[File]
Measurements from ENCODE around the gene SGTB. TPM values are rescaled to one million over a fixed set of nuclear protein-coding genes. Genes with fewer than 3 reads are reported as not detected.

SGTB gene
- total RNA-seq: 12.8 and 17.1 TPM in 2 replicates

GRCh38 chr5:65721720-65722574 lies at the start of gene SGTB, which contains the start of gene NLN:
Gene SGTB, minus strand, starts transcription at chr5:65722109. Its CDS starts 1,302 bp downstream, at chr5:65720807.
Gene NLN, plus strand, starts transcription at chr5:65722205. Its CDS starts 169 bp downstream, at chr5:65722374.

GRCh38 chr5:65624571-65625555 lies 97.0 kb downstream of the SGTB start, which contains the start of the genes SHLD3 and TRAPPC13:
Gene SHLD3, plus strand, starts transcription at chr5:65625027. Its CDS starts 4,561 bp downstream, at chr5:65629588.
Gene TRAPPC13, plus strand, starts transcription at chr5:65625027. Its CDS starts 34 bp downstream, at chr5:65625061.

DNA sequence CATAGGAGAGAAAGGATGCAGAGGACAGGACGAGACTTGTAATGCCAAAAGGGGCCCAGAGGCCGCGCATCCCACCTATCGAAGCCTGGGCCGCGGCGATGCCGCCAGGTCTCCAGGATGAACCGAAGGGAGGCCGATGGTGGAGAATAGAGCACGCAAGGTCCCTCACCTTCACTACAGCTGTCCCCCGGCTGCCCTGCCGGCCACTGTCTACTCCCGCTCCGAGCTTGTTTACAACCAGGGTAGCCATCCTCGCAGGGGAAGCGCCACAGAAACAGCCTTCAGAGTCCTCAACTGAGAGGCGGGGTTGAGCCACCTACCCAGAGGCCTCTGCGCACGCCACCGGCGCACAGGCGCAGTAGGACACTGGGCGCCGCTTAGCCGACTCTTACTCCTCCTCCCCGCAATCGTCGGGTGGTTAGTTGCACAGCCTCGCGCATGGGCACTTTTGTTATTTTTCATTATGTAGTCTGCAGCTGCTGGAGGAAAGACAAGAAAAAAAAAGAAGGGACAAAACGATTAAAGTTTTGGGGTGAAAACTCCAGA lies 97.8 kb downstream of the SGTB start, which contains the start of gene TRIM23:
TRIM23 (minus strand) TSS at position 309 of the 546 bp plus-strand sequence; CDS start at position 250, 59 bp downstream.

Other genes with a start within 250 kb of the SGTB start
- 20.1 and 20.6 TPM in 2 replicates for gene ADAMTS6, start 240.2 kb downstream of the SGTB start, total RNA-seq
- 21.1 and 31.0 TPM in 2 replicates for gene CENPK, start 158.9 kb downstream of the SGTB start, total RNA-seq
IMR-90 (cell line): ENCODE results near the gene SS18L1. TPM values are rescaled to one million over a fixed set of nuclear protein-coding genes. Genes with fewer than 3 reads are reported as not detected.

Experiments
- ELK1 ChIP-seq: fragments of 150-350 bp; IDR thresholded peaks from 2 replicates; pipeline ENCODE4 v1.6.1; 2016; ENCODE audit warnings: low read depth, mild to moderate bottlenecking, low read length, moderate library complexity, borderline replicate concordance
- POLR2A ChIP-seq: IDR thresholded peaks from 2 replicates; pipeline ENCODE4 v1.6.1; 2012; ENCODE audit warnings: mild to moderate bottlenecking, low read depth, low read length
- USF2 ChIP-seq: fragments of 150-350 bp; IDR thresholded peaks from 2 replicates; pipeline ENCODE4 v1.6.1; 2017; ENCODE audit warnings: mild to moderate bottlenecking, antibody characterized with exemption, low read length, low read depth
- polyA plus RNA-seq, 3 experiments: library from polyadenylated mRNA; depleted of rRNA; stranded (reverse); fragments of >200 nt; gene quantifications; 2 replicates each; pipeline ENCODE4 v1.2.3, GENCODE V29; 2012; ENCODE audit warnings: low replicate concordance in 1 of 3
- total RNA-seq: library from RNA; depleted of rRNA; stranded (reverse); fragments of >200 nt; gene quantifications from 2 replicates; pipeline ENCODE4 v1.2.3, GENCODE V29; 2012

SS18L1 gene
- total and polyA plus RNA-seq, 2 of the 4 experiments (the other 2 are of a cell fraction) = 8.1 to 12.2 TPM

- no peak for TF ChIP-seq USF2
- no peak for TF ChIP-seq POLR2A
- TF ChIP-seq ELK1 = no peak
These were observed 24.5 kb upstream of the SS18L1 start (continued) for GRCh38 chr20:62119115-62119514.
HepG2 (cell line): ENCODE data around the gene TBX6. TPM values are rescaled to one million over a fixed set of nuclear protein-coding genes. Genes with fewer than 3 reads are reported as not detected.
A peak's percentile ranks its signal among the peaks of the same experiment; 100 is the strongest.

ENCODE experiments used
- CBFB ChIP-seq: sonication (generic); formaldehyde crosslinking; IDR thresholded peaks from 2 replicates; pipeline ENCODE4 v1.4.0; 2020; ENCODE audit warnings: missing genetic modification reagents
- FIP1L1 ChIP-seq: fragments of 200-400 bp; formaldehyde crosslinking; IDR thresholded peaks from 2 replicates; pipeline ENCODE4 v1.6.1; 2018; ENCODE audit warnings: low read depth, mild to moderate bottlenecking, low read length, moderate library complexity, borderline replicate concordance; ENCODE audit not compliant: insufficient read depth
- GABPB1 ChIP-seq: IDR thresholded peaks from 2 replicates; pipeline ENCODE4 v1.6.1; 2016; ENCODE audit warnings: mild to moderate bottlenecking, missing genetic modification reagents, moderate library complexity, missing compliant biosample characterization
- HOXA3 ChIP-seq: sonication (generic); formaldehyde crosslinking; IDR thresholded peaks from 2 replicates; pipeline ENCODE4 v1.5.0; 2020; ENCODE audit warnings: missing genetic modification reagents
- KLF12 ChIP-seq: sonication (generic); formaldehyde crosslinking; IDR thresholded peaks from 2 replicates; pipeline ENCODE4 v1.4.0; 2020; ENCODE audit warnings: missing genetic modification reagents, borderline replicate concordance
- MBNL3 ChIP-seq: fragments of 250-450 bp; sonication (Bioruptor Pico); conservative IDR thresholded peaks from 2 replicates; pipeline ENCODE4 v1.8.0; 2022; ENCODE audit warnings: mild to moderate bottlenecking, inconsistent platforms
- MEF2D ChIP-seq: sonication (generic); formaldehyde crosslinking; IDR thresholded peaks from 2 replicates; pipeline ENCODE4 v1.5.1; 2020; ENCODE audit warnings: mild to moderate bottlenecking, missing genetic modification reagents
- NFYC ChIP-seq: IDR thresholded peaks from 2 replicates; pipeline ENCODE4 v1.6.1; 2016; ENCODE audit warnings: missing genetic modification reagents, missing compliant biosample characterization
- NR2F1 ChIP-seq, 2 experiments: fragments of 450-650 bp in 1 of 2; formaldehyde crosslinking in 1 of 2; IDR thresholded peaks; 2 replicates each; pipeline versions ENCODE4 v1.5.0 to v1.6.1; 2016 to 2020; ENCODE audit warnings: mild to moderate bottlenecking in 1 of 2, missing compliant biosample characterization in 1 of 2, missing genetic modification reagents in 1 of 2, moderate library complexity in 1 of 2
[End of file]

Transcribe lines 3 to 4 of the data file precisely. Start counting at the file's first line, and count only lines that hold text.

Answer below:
- total RNA-seq: 12.8 and 17.1 TPM in 2 replicates

GRCh38 chr5:65721720-65722574 lies at the start of gene SGTB, which contains the start of gene NLN: